Quick Index Board Index Home FAQ Site Map
|Very well said...
Written by Moni
(5/8/2008 10:03 p.m.)
in consequence of the missive, Thirteen..., penned by Rachel G
and agree with it. There would have been affection and friendliness to the young Emma, because of Mr Knightley's character, which is that of a gentleman. Possibly the moment he realised his feelings were deeper was when a rival with property and wealth to offer her arrived, Mr Knightley got in touch with what he really felt. This had not happened before, it was not seriously thought of that Emma might marry one day, before FC came on the scene.
Below may be an interesting other reason why Mr Knightley constantly came to visit, a small thing but I think it shows his natural personality, showing he was very much "in like" with the Woodhouses, and indeed, they were closely bound for a long time, in a country town like Highbury. There is almost a dependence there, as Mr Woodhouse's state of health makes him quite fearful and fretful. Knowing Mr Knightley, he would see this and represent the male kind of protector (hence the name!)in the community, as with his other responsibilities, especially to the older gent. In some ways, I think he would see it as a duty, and one that was probably made more enjoyable because of Emma's quick mind and spirit.
CH.55: "***In this state of suspense they were befriended, not by any sudden illumination of Mr. Woodhouse's mind, or any wonderful change of his nervous system, but by the operation of the same system in another way. Mrs. Weston's poultry-house was robbed one night of all her turkies -- evidently by the ingenuity of man. Other poultry-yards in the neighbourhood also suffered. **Pilfering was housebreaking to Mr. Woodhouse's fears. He was very uneasy; and but for the sense of his son-in-law's protection**, would have been under wretched alarm every night of his life. The strength, resolution, and presence of mind of the Mr. Knightleys, commanded his fullest dependance. **While either of them protected him and his, Hartfield was safe**. But Mr. John Knightley must be in London again by the end of the first week in November.***"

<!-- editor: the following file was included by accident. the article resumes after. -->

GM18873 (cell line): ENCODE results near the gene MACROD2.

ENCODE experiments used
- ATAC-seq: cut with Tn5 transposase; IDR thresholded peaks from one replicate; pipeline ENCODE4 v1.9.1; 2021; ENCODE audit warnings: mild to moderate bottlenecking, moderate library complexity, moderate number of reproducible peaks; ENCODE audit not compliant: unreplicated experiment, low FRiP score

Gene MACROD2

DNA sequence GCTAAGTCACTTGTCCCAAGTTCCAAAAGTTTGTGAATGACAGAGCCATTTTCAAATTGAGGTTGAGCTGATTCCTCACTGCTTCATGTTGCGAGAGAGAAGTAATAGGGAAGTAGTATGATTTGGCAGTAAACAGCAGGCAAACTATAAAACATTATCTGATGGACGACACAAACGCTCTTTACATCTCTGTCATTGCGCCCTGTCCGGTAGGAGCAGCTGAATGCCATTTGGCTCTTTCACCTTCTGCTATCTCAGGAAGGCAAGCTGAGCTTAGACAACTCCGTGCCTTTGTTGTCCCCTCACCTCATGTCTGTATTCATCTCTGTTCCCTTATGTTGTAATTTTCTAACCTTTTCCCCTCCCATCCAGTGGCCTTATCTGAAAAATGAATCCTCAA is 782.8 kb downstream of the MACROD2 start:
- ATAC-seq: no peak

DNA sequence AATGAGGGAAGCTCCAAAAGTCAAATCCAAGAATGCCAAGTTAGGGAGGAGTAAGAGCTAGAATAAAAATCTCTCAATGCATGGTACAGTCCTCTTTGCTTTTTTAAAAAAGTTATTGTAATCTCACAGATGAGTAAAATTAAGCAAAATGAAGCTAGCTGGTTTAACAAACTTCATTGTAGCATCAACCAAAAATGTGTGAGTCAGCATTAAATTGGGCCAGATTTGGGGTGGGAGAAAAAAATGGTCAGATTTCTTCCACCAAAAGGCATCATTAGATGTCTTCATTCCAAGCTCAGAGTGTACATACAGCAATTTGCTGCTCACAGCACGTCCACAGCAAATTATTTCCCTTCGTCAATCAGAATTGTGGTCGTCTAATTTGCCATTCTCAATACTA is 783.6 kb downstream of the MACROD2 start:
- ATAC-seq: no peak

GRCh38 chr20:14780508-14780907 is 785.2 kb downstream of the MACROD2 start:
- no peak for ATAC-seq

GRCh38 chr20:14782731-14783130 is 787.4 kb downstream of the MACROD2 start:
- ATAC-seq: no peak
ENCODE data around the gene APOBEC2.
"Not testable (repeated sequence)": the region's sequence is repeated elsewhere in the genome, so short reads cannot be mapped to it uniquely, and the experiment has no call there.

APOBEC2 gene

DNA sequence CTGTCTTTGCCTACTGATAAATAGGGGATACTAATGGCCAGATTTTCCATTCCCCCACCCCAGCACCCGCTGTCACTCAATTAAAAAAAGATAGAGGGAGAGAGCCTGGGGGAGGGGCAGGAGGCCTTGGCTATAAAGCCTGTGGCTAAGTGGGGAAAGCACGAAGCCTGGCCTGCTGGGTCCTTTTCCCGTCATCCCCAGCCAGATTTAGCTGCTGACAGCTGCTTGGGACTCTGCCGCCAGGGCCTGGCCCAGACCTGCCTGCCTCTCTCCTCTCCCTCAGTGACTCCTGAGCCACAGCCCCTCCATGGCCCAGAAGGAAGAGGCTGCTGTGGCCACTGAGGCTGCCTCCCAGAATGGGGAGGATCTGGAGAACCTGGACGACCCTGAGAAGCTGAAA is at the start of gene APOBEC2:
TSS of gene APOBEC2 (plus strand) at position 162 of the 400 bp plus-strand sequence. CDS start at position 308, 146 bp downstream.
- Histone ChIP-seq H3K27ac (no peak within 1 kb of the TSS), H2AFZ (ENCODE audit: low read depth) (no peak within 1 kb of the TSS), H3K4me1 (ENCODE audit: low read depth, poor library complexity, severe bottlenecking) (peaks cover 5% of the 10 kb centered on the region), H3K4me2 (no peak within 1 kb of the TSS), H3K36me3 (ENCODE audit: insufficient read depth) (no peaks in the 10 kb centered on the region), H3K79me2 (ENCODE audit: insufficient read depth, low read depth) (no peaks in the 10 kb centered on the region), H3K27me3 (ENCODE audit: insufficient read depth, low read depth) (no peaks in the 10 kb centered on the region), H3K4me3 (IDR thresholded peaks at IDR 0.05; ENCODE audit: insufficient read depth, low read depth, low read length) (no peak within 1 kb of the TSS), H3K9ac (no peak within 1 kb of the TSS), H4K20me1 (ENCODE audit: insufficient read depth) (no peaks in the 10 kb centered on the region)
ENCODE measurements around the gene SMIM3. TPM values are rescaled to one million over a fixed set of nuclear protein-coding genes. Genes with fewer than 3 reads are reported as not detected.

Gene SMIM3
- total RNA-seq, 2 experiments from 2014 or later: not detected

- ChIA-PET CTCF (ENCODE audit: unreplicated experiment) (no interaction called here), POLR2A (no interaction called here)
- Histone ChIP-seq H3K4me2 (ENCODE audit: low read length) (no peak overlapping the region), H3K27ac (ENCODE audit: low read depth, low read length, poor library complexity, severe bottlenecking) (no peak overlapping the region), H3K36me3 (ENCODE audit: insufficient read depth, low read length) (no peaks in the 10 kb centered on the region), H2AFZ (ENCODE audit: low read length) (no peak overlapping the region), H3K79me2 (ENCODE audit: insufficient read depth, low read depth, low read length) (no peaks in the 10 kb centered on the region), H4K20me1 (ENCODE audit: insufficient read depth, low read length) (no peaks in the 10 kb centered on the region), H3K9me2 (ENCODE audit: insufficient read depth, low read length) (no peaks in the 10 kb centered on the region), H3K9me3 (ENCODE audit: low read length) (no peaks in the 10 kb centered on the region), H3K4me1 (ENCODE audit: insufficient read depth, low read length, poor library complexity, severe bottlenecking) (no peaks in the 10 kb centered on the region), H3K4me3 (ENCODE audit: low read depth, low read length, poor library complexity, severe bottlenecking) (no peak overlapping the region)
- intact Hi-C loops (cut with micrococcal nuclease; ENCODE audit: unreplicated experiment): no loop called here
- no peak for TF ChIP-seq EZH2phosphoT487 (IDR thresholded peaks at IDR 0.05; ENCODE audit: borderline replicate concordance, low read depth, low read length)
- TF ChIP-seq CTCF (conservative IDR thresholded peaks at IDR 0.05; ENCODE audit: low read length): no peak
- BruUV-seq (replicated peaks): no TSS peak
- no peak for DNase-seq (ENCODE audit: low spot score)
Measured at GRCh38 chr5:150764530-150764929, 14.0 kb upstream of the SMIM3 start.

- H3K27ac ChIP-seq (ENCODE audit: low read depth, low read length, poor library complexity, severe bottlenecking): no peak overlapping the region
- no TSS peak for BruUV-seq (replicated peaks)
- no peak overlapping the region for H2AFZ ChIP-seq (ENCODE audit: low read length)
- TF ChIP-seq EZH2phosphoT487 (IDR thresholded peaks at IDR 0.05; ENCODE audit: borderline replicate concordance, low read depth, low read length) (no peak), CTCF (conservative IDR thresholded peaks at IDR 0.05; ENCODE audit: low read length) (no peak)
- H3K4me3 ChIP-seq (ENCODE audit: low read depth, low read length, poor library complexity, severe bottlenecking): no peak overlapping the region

So even after John goes, Mr Knightley is still in that role. It's vital that a male can come in and protect the frail elder, nervous gentleman, and his earlier house of women. Once Emma is alone with her father, Isabella has married and Miss Taylor has married, his fears seem to increase. So it's probably even more vital that Mr Knightley be ever present in more recent years, even to the extent of living with them in the future. It's easy to underestimate what it may have been like for Emma, and very gentlemanly and right that Mr Knightley would be sensitive to it since she lost her mother.
Like Marianne said it would be good if there were more words for different kinds of love. I think the families of Woodhouse and Knightley were already so bonded, from such long association, that they already shared a very warm and easy affection with each other. Whether it came to love, happened later, I agree, and did take people by surprise.
Groupread is maintained by Myretta with WebBBS 3.21.